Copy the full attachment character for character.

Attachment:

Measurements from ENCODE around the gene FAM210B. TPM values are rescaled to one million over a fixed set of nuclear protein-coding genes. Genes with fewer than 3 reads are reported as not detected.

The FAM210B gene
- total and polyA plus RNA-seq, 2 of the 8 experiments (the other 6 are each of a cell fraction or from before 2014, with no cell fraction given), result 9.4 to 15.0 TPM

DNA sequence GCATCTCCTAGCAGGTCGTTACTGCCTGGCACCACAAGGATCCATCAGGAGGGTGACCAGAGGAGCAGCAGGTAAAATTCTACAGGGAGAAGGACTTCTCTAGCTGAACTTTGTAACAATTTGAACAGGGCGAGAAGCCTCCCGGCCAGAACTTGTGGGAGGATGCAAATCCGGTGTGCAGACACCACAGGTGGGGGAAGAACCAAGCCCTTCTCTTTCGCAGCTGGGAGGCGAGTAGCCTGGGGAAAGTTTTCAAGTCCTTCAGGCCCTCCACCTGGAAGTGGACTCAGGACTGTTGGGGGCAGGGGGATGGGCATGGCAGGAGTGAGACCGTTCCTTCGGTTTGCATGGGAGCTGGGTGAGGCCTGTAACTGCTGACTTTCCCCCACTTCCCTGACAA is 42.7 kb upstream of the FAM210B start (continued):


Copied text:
Measurements from ENCODE around the gene FAM210B. TPM values are rescaled to one million over a fixed set of nuclear protein-coding genes. Genes with fewer than 3 reads are reported as not detected.

The FAM210B gene
- total and polyA plus RNA-seq, 2 of the 8 experiments (the other 6 are each of a cell fraction or from before 2014, with no cell fraction given), result 9.4 to 15.0 TPM

DNA sequence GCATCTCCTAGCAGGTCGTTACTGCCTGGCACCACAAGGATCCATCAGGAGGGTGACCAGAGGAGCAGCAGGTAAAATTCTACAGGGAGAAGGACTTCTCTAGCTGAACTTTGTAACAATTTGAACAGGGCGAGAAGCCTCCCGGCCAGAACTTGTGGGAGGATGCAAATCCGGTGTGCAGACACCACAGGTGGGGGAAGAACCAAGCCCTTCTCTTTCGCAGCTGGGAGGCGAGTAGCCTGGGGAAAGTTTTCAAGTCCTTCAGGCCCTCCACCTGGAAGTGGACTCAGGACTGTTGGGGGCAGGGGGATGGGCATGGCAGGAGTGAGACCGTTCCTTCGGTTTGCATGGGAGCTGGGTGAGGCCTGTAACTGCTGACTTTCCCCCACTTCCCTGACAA is 42.7 kb upstream of the FAM210B start (continued):